Skip to main content

Severe rainfall deficits and/or long dry spells across wide areas of northern Sahel in September

  • Seasonal Monitor
  • West Africa
  • October 26, 2023
Severe rainfall deficits and/or long dry spells across wide areas of northern Sahel in September

Download the Report

  • Key Messages
  • Update on Seasonal Progress
  • Forecasts
  • Seasonal Calendar for a Typical Year
  • Key Messages
    • The Intertropical Front (ITF) continues its southward retreat slightly slower than normal.
    • Seasonal rainfall has been mostly average to above-average, over most of the region.
    • Lake Chad area, western Niger, central Burkina Faso and southern Mauritania and northern Senegal experienced severe rainfall deficits and/or long dry spells in September. 
    • A significant drop in yield is expected in areas of the Sahelian zone impacted by dryness. However, overall, an average production is expected over the region.

    Update on Seasonal Progress

    Figure 1

    01May-30Sep CHIRPS & 1-15Oct CHIRP Percent of Average Rainfall
    01May-30Sep CHIRPS & 1-15Oct CHIRP Percent of Average Rainfall

    Source: CHC/UCSB

    • The Intertropical Front (ITF) continues its southward retreat. As of the second dekad of October it was located south of its normal position west of 10°W, around normal between 10°W and Greenwich meridian (0°), south of normal between Greenwich meridian and 18°E, and north of normal east of this longitude and all the way through the eastern limit of the region.
    • Seasonal cumulative rainfall (Figure 1) has been average to above-average over most of the region, though with some slight deficits over localized areas. However, analyzing sub-seasonal accumulations at a monthly timescale reveals periods of severe rainfall deficits and/or long dry spells affected the following areas:
      • In July (Figure 2), an area extending from southern Mali into southwestern Burkina Faso, and another zone extending from northeastern Nigeria to southeastern Niger,
      • In August, Maradi, Zinder regions and southwestern part of Tillaberi region in Niger, an area extending from extreme northeastern Nigeria and Far North Cameroon into Hadjer Lamis region in Chad; parts of Hodh el Gharbi, Assaba and Brakna in southern Mauritania, Saint Louis region in northern Senegal, and the extreme southwestern part of Timbuktu region in Mali.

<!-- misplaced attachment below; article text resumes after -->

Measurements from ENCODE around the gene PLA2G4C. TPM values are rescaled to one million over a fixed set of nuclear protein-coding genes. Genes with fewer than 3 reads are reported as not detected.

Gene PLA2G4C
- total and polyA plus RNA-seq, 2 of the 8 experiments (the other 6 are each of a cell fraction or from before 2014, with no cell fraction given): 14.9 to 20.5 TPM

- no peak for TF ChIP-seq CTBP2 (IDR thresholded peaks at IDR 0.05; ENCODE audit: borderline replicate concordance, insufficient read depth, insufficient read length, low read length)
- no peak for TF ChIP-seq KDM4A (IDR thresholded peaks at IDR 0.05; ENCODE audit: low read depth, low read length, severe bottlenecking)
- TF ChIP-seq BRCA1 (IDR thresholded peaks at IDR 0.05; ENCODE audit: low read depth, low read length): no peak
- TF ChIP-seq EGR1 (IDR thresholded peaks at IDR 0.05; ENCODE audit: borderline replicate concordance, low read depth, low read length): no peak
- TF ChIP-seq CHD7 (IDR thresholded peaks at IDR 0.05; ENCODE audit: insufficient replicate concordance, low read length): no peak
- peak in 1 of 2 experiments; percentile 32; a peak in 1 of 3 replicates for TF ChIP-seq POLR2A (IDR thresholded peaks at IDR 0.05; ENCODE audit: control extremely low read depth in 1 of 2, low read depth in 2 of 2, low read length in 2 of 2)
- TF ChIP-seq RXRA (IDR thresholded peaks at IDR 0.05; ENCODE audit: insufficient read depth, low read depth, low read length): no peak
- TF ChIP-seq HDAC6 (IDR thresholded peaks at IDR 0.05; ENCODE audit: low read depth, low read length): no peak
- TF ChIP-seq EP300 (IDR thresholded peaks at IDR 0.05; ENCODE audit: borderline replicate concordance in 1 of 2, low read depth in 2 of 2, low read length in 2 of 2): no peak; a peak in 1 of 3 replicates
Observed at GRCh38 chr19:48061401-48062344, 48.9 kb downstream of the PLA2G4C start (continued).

• In September (Figure 3), most of the agro-pastoral part of the Sahelian zone from the northern part of Maradi region in Niger all the way west to the Senegal-Mauritania border area, central Burkina Faso, parts of southern Tillaberi region in Niger. Parts of the agro-pastoral area from eastern Niger to eastern Chad have also been affected by long dry spells but mostly under normal to above-normal rainfall conditions.
    • In the Sahelian zone, where crops are most sensitive to dry conditions, rainfall deficits in August are typically not problematic if rainfall is well-distributed in time, because it is the rainiest month of the season during which moisture is almost always adequate for crop and pasture development. Such is not the case for July, when rainfall deficits and/or bad temporal distribution could be the cause of significant planting delays in an area where the length of the growing season is only 7 to 9 dekads long. During July in the Sahelian zone, photoperiod sensitive cereal crops and pastures are vulnerable to planting delays, which lead to dwarfism and subsequent diminished performance. September is the month of the reproductive and maturation period in crop development, phases when crops are extremely sensitive to water stress. Therefore, significant yield reductions are to be expected over areas of the Sahelian zone that experience rainfall deficits or prolonged dry spells in July and/or September.
    • The ITF’s southward retreat is progressing at about a normal speed, resulting in a normal end of the season for the region. Also, given the mostly average to above-average seasonal rainfall, average production is anticipated at the regional level despite the aforementioned areas that experienced dryness and/or long dry spells during the season.

    Figure 2

    July total CHIRPS anomaly & CDD
    July total CHIRPS anomaly & CDD

    Source: CHC/UCSB

    Figure 3

    September total CHIRPS anomaly & CDD
    September total CHIRPS anomaly & CDD

    Source: CHC/UCSB


    Forecasts
    • According to the monthly forecasts from NOAA-CPC, CHC-UCSB and WMO (World Meteorological Organization) there is an expectation for at least average rainfall through the end of November. This forecast augurs a timely end of the season the Sudanian-Guinean and bimodal zones.

    Seasonal Calendar for a Typical Year
    West Africa Seasonal Calendar

    Source: FEWS NET

    Recommended citation: FEWS NET. West Africa Seasonal Monitor October 26, 2023: Severe rainfall deficits and/or long dry spells across wide areas of northern Sahel in September, 2023.

    FEWS NET’s Seasonal Monitor reports are produced for Central America and the Caribbean, West Africa, East Africa, Central Asia, and Somalia every 10-to-30 days during the region’s respective rainy season(s). Seasonal Monitors report updates on weather events (e.g., rainfall patterns) and associated impacts on ground conditions (e.g., cropping conditions, pasture and water availability), as well as the short-term rainfall forecast. Find more remote sensing information here.

    Get the latest food security updates in your inbox Sign up for emails

    The information provided on this Website is not official U.S. Government information and does not represent the views or positions of the U.S. Agency for International Development or the U.S. Government.

    Jump back to top